1.5 cents increase per barrel of oil will fund prevention and response measures
Sacramento, CA – Finally, the California Office of Spill Prevention and Response – part of the Department of Fish and Game – is set to get an increase in funding from oil companies doing business in the state. AB 1112 now awaits Governor Brown's signature if it is to become law.
California oil spill prevention and response programs had been facing cuts next year, prompting Assemblymember Jared Huffman to author AB 1112 to raise fees by 1.5 cents on the price of a barrel of oil. Oil companies currently pay one nickel per barrel of oil. In the twenty year history of the California Office of Spill Prevention and Response (OSPR), the fees to support the program have been increased only once, from four to five cents in 2002, when the agency was facing staffing cuts.
“The tragedy of the Gulf Coast oil spill – the worst environmental disaster in US history – serves as a fresh reminder that preventing oil spills is a huge priority in California,” said Assemblymember Huffman. “This is a critically important bill that will increase oil spill prevention oversight and maintain solvency of the state fund that supports oil spill prevention programs.”
OSPR was facing imminent staffing cuts due to the funding shortfall, says Deb Self, Executive Director of San Francisco Baykeeper, which sponsored the bill after receiving grim financial reports as a member of the agency’s Technical Advisory Committee. “The need for a robust oil spill program has never been greater. Now that we’ve seen the results of the BP Gulf oil disaster, we know what the stakes are here on San Francisco Bay.” In addition to securing the agency’s funding, the bill would require stricter oversight of ships transferring fuel on the open water. The bill was co-sponsored by Pacific Environment.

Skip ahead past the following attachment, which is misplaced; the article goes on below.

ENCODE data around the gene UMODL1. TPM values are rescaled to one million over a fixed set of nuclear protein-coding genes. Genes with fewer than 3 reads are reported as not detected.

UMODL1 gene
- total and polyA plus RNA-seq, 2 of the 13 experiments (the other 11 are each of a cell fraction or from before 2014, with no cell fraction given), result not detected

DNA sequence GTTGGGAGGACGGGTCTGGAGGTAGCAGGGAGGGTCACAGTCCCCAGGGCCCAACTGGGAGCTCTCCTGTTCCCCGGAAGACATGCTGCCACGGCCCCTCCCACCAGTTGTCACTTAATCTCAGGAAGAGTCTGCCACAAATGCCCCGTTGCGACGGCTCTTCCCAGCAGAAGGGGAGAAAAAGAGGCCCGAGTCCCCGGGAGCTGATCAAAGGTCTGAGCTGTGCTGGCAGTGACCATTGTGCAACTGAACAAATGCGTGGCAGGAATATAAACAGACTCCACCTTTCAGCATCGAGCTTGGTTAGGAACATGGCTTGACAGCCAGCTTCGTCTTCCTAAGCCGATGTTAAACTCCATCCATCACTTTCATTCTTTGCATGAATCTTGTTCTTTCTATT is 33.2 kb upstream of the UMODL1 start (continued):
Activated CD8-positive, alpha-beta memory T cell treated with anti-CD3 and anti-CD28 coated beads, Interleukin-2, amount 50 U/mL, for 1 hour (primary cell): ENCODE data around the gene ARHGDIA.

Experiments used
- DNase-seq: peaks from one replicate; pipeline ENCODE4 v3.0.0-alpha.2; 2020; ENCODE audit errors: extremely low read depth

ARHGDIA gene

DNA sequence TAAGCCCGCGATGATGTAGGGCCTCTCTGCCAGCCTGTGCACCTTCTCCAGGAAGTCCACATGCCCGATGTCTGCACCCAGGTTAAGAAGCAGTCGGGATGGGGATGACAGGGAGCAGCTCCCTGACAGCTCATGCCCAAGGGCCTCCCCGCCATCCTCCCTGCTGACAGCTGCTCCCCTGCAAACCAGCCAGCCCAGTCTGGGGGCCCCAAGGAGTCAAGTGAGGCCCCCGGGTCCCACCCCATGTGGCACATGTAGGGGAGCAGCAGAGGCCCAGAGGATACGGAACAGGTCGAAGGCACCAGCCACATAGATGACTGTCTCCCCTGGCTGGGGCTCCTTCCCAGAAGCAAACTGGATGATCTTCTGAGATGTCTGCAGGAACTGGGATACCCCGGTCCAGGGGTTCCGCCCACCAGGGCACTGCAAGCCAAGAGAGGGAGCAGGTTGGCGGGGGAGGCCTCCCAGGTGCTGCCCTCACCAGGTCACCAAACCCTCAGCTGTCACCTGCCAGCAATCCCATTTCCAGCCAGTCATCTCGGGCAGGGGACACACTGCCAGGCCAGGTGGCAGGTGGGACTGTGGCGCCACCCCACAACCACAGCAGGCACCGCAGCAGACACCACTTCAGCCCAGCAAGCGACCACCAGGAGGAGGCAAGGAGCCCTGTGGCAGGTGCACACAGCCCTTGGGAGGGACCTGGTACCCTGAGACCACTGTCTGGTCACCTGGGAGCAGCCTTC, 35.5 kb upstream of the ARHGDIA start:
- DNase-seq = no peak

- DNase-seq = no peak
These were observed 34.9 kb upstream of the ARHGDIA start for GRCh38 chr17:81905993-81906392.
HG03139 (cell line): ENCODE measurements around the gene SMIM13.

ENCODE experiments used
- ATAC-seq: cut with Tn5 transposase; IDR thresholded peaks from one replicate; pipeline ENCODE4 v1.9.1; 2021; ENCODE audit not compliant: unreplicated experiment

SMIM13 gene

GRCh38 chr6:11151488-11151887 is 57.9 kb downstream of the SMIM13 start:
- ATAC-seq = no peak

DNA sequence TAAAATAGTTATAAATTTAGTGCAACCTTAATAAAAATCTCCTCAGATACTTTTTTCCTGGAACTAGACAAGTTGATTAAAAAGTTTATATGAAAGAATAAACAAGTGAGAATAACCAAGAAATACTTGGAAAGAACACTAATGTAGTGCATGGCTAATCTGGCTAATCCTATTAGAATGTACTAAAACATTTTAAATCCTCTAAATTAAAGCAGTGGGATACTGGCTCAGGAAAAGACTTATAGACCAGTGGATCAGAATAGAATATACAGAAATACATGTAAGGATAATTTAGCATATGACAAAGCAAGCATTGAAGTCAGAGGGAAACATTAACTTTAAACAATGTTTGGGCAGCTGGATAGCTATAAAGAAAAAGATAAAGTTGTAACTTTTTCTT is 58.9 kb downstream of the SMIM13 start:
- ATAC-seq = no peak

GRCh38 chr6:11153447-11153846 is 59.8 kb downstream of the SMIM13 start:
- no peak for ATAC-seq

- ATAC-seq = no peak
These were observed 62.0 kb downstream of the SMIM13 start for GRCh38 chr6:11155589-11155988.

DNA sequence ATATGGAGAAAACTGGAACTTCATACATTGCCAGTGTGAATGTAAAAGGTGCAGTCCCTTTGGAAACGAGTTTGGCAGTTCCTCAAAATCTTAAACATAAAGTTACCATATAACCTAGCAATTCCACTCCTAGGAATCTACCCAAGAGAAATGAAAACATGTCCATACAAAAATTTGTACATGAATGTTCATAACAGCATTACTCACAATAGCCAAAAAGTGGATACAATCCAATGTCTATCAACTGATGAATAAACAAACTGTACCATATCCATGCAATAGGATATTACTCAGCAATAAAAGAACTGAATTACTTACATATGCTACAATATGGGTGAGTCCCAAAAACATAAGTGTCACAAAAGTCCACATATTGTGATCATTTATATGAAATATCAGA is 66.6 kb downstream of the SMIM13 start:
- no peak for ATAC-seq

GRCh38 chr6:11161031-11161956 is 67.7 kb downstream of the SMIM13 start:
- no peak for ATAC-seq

Baykeeper has been active in improving oil spill response on San Francisco Bay since the 2007 Cosco Busan spill that oiled hundreds of miles of Bay shoreline and killed thousands of birds. Baykeeper helped pass seven oil spill bills in 2008 that required better prevention efforts, more boom and quicker response times – but came with no increase in funding for OSPR.
“We know that oil spills can have a devastating impact on sea lions, harbor seals, migrating birds, local endangered shorebirds and the struggling herring and leopard shark populations,” added Self. “It is essential that California’s programs to prevent and respond to oil spills be fully funded.”